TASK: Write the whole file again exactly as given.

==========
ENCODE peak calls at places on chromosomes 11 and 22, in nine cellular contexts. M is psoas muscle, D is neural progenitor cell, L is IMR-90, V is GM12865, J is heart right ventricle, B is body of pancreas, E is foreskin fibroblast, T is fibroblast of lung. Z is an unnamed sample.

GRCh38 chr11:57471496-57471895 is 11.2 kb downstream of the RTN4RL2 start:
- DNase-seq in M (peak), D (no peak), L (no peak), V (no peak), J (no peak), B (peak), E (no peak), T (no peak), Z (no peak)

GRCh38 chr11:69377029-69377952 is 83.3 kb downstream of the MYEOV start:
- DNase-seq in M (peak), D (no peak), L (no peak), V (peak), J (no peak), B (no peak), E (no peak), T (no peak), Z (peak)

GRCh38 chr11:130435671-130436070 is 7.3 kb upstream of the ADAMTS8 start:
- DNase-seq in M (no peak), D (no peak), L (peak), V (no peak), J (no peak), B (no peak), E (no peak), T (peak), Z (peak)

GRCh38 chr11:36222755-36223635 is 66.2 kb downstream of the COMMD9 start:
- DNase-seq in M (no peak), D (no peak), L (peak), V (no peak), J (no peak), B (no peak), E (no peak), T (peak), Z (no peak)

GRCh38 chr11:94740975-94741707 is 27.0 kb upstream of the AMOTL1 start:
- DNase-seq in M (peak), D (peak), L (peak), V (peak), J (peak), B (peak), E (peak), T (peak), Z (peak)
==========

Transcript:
ENCODE peak calls at places on chromosomes 11 and 22, in nine cellular contexts. M is psoas muscle, D is neural progenitor cell, L is IMR-90, V is GM12865, J is heart right ventricle, B is body of pancreas, E is foreskin fibroblast, T is fibroblast of lung. Z is an unnamed sample.

GRCh38 chr11:57471496-57471895 is 11.2 kb downstream of the RTN4RL2 start:
- DNase-seq in M (peak), D (no peak), L (no peak), V (no peak), J (no peak), B (peak), E (no peak), T (no peak), Z (no peak)

GRCh38 chr11:69377029-69377952 is 83.3 kb downstream of the MYEOV start:
- DNase-seq in M (peak), D (no peak), L (no peak), V (peak), J (no peak), B (no peak), E (no peak), T (no peak), Z (peak)

GRCh38 chr11:130435671-130436070 is 7.3 kb upstream of the ADAMTS8 start:
- DNase-seq in M (no peak), D (no peak), L (peak), V (no peak), J (no peak), B (no peak), E (no peak), T (peak), Z (peak)

GRCh38 chr11:36222755-36223635 is 66.2 kb downstream of the COMMD9 start:
- DNase-seq in M (no peak), D (no peak), L (peak), V (no peak), J (no peak), B (no peak), E (no peak), T (peak), Z (no peak)

GRCh38 chr11:94740975-94741707 is 27.0 kb upstream of the AMOTL1 start:
- DNase-seq in M (peak), D (peak), L (peak), V (peak), J (peak), B (peak), E (peak), T (peak), Z (peak)